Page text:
Ah, the electoral college debate. The Clinton vs Trump election results isn’t the first time Americans have questioned the way we elect a president. But its legitimacy is once again firing on full cylinders.
This petition to change the way the American voting system works is going viral.
Many Americans want to abolish the electoral college entirely, claiming that it skews the reality of results and is no longer a valid way to elect the president of the United States.
Why Did The Founding Fathers Create The Electoral College?
First, they were afraid of putting all the power to elect a president into the hands of the population. Why? Because a tyrant-like politician could sway public opinion with manipulative tactics and rise to power. So basically, an electoral college would act as a buffer between the population and the president, assuring that only someone qualified for the job would be put in office.
Second, they wanted to make sure the smaller states had an equal voice in electing the president. Remember that this was before the information age. It was possible that a highly popular candidate in one region was virtually unheard of in another. So they devised this system: the number of electors that each state gets is equal to the number of House and Senate representatives they have. That gave the smaller states a weighted voice in electing the president.
How Does The Electoral College Work?
Each state gets a number of electors, depending on its population. There are a total of 538 electors. It takes 270 elector votes to win the presidency.
When Americans cast their vote for president, what they’re really doing is telling their electors who they want them to vote for. Almost always (although it’s not required), the elector will pledge to vote for the candidate that their party wants to elect. Example: If the republican party candidate wins the popular vote in Kentucky, the Republican electors will typically then vote for the desired candidate.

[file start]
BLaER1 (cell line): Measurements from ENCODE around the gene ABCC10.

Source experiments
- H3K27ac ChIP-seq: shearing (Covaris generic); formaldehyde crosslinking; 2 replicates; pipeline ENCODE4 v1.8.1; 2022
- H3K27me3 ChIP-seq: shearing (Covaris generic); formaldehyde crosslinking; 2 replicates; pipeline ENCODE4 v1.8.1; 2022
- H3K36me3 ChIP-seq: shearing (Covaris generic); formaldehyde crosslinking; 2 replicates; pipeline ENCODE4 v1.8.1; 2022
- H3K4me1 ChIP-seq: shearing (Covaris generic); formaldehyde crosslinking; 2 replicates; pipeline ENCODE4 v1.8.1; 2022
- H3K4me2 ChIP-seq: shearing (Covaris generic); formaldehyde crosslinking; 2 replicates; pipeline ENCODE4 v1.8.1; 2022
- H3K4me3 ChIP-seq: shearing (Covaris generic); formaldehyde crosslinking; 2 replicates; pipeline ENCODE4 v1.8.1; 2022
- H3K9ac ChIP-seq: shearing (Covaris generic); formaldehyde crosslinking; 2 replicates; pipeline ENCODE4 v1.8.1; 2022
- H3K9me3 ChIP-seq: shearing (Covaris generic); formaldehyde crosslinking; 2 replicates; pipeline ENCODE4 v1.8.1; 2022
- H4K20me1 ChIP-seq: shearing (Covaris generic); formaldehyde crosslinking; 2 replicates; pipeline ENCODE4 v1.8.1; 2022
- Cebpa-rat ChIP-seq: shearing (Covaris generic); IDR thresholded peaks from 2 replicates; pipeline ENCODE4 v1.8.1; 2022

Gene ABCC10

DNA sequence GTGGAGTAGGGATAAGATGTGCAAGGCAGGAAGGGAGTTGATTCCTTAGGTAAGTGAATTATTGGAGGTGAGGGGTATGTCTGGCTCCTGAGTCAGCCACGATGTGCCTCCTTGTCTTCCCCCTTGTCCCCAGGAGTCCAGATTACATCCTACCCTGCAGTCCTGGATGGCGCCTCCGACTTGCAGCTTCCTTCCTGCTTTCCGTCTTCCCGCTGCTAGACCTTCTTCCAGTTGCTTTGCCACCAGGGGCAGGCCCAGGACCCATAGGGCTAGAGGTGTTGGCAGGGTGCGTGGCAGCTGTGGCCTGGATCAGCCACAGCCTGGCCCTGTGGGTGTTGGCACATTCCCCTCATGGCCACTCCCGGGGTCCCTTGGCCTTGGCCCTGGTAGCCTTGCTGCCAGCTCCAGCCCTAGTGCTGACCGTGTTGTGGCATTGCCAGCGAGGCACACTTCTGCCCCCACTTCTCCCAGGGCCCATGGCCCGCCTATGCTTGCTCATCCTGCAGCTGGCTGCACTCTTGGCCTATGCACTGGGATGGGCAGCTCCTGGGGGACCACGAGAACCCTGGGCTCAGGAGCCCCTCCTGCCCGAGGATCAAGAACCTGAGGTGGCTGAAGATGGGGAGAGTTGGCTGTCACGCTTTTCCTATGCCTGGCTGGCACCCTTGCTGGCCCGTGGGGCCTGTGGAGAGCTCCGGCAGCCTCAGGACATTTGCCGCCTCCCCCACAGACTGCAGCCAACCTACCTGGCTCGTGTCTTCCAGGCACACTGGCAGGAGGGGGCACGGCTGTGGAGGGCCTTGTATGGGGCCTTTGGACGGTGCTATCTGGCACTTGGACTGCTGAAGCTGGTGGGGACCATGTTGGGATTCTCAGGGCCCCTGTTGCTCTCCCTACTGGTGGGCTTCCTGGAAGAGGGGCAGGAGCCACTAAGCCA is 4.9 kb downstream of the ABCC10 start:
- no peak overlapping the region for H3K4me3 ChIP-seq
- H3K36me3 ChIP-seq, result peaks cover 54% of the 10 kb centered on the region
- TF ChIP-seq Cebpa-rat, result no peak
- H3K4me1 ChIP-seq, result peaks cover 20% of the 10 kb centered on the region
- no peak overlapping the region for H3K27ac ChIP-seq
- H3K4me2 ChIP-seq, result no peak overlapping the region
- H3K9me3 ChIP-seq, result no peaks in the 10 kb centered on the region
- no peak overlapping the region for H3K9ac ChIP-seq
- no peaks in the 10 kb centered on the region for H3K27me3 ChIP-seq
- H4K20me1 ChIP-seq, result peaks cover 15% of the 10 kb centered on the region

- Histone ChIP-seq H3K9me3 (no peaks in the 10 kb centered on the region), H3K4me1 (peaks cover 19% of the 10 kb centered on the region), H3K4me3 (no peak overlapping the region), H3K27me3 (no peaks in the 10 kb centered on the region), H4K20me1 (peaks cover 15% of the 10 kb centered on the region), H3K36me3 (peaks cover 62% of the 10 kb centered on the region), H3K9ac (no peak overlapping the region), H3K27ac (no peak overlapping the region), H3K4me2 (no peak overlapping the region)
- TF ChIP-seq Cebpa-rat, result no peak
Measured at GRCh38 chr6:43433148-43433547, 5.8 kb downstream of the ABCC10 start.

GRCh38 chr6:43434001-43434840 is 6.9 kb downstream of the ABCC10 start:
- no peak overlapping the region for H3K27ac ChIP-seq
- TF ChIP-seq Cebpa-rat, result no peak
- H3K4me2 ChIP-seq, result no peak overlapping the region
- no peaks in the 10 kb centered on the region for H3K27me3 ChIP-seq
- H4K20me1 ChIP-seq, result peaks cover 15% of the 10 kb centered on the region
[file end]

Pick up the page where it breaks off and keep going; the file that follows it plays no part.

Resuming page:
Why Do People Want To Get Rid Of It?
It’s rare that this happens, but sometimes a presidential candidate can win the popular vote and still lose the election.
This has happened five times in history:
- 1824: Andrew Jackson won the popular vote, but John Quincy Adams won the presidency.
- 1876: Samul Tilden won the popular vote, but Rutherford B. Hayes was elected (by a difference of 1 electoral vote)!
- 1888: Grover Clevand won the popular vote but only got 168 electoral votes. So Benjamin Harrison, with 233 electoral votes, became president.
- 2000: Al Gore won the popular vote, but George Bush won the election.
And most recently….
- 2016: Hilary Clinton won the popular vote, but Donald Trump became president of the United States.
The Donald Trump Presidency: How The 2016 Election Results Are Reigniting the Debate
With the election of Donald Trump, the 2016 results are reigniting the debate as to whether or not the electoral college is still a feasible and just way to choose the president of the united states.
Data Source: cnn.com, history.com